How Mahesh Shah tried to leverage IDS to launder black money, and failed

Written by | December 13, 2016 | 0

Ahmedabad: When Ahmedabad-based property dealer Mahesh Shah declared a stunning Rs13,860 crore in undisclosed income under the government’s Income Disclosure Scheme (IDS) in late September, few would have guessed that even more drama was to follow.

Unnamed income-tax (I-T) officials revealed the eye-popping figure to local media on 1 December, days after cancelling his IDS application.

Then Shah, 67, disappeared from public view, only to reappear the next day—inside the studios of a local television channel where he claimed that the money was not his, but that he had plans to go public with any names. “I will disclose all the names to the I-T department,” he said. He added that the people whose black money he was handling were businessmen, politicians and bureaucrats.

I-T officials promptly turned up at the studio and took the man in for questioning. But nearly a fortnight later, there are only more questions about the man who lives in a modest three-bedroom apartment in a middle class neighbourhood.

Who was he helping?   Were any politicians involved?

Or was this a money laundering scheme he engineered that went horribly wrong?

According to Shah’s accountant Tehmul Sethna, a partner in Apaji Amin & Co., he is likely to have revealed at least one big name to the I-T officials. “ He was not my regular client. I knew he had connections with a lot of bigwigs. He had good contacts in Delhi, Mumbai and in south Indian states,” said Sethna.

Sethna suggests that he may have had doubts about Shah’s disclosure, lending credence to theory that the property dealer picked a number out of the air, disclosed it, and hoped to help launder that amount for people with black money (for a commission on top of the 45% penalty).

“When he first approached me sometime in September for IDS I warned him that if he failed to pay up, the I-T department would hound him,” Sethna said, adding that he took him to the top I-T official of Gujarat where they discussed Shah’s safety and security. He said the department also said that it would take care of the logistics required for transporting such a large amount of cash.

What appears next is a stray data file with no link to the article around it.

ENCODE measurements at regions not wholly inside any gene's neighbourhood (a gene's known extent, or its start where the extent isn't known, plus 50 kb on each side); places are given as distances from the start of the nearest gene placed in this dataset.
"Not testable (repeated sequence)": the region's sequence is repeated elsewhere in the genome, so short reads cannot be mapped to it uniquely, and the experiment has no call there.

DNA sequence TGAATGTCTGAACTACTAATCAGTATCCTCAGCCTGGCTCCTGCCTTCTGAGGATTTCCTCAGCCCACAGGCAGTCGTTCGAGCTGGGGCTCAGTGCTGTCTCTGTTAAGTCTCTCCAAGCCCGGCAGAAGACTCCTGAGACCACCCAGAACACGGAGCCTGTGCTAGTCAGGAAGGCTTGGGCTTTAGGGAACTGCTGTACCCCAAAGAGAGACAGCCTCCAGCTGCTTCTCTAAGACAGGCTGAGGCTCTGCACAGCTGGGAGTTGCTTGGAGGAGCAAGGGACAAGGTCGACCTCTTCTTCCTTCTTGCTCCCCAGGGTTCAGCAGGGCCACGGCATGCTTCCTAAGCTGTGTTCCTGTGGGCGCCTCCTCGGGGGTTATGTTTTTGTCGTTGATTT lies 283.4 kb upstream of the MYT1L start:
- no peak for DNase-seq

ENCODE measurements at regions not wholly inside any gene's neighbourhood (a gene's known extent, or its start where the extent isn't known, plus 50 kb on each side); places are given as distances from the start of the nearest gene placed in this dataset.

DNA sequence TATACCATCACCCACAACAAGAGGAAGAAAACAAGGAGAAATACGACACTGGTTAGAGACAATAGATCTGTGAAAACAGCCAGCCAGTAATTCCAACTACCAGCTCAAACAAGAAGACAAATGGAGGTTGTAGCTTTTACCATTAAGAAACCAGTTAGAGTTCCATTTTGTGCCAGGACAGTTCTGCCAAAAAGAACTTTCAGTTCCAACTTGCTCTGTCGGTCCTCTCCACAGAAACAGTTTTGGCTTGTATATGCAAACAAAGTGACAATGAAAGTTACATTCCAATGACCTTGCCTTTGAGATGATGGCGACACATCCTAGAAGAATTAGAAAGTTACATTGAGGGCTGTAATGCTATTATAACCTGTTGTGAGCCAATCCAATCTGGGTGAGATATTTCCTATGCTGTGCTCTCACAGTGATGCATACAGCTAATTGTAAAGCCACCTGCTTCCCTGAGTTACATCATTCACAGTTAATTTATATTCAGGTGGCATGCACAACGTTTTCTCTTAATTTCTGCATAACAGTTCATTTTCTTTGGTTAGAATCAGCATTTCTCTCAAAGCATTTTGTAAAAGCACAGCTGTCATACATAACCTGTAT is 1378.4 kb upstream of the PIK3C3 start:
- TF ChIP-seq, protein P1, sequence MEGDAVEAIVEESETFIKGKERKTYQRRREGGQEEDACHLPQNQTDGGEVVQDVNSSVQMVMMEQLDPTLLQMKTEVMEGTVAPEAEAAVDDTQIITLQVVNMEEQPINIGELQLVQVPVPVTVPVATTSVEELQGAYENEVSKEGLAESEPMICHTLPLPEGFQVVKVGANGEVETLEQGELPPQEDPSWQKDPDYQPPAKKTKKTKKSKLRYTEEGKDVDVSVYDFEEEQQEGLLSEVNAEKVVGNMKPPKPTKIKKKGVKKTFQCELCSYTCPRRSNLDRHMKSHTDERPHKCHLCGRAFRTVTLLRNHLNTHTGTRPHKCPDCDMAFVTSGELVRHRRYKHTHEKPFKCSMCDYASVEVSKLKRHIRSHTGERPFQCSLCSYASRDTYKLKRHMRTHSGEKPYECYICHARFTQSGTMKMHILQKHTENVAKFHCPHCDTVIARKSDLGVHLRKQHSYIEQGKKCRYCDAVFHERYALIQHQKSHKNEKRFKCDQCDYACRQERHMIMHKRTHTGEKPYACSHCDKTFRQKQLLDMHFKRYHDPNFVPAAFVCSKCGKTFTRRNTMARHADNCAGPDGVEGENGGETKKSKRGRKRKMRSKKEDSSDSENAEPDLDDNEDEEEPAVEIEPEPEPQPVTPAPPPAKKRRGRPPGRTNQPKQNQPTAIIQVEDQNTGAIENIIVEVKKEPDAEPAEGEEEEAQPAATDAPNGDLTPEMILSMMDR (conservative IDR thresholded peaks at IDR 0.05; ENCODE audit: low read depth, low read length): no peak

According to Sethna, after Shah’s IDS declaration, the I-T department accepted Shah’s IDS Form 2 on 14 October, based on which he was required to pay Rs6,237 crore in tax—at the rate of 45% of the money declared. The first instalment of Rs1,560 crore was to be paid by 30 November.

“Accepting Form 2 shows that a person’s application under IDS has been approved,” said Sethna. But Shah’s Form 2 was cancelled just two days before the 30 November deadline.

A government official aware of the matter said that the department had asked Shah to deposit a sum of less than Rs50 crore based on which it could proceed, but became suspicious when he couldn’t do so till even 28 November.

A tax department official added: “Based on some specific information, we suspected Shah to be involved in money laundering due to (the 8 November) demonetization and hence the searches were conducted.”

Both officials asked not to be identified.

According to a second government official, managing such a huge amount of black money in cash would require huge infrastructure, security and logistics support, none of which Shah possessed.

The Congress, the opposition in the Bharatiya Janata Party-governed Gujarat, has been quick to point fingers.

According to its spokesperson Manish Doshi, Shah was often seen in the power corridors of government offices in Gandhinagar.

“We demand an inquiry into the matter to find out the real culprits behind this. And we want a speedy and reliable one, not where the case is dragged for years,” he said.

The BJP denies that it has anything to do with Shah.

Then, there’s the issue of where the Rs13,860 crore is — that is, if it was ever real

Filed in: National

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